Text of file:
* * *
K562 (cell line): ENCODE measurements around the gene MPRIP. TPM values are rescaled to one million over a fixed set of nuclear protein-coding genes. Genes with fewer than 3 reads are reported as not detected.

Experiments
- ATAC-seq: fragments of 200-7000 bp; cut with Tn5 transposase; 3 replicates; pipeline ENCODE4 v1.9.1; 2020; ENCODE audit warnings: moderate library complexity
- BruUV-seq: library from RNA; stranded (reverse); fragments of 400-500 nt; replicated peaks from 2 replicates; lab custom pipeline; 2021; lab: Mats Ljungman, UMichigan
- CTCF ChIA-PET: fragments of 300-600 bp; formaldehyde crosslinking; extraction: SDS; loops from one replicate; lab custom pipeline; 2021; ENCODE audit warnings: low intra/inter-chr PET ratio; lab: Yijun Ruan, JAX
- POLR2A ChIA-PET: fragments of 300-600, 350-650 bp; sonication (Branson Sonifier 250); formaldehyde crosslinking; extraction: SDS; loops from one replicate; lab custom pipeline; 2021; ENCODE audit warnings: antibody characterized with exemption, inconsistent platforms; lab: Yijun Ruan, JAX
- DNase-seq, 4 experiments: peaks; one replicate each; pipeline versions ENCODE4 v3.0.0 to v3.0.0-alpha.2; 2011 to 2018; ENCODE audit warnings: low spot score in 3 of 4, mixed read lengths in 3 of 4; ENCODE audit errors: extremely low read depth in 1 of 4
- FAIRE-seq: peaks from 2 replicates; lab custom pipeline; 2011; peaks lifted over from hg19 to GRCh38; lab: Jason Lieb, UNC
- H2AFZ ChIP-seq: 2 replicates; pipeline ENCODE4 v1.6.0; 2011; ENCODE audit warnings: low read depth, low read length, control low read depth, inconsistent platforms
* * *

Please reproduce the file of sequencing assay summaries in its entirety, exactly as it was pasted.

K562 (cell line): ENCODE measurements around the gene MPRIP. TPM values are rescaled to one million over a fixed set of nuclear protein-coding genes. Genes with fewer than 3 reads are reported as not detected.

Experiments
- ATAC-seq: fragments of 200-7000 bp; cut with Tn5 transposase; 3 replicates; pipeline ENCODE4 v1.9.1; 2020; ENCODE audit warnings: moderate library complexity
- BruUV-seq: library from RNA; stranded (reverse); fragments of 400-500 nt; replicated peaks from 2 replicates; lab custom pipeline; 2021; lab: Mats Ljungman, UMichigan
- CTCF ChIA-PET: fragments of 300-600 bp; formaldehyde crosslinking; extraction: SDS; loops from one replicate; lab custom pipeline; 2021; ENCODE audit warnings: low intra/inter-chr PET ratio; lab: Yijun Ruan, JAX
- POLR2A ChIA-PET: fragments of 300-600, 350-650 bp; sonication (Branson Sonifier 250); formaldehyde crosslinking; extraction: SDS; loops from one replicate; lab custom pipeline; 2021; ENCODE audit warnings: antibody characterized with exemption, inconsistent platforms; lab: Yijun Ruan, JAX
- DNase-seq, 4 experiments: peaks; one replicate each; pipeline versions ENCODE4 v3.0.0 to v3.0.0-alpha.2; 2011 to 2018; ENCODE audit warnings: low spot score in 3 of 4, mixed read lengths in 3 of 4; ENCODE audit errors: extremely low read depth in 1 of 4
- FAIRE-seq: peaks from 2 replicates; lab custom pipeline; 2011; peaks lifted over from hg19 to GRCh38; lab: Jason Lieb, UNC
- H2AFZ ChIP-seq: 2 replicates; pipeline ENCODE4 v1.6.0; 2011; ENCODE audit warnings: low read depth, low read length, control low read depth, inconsistent platforms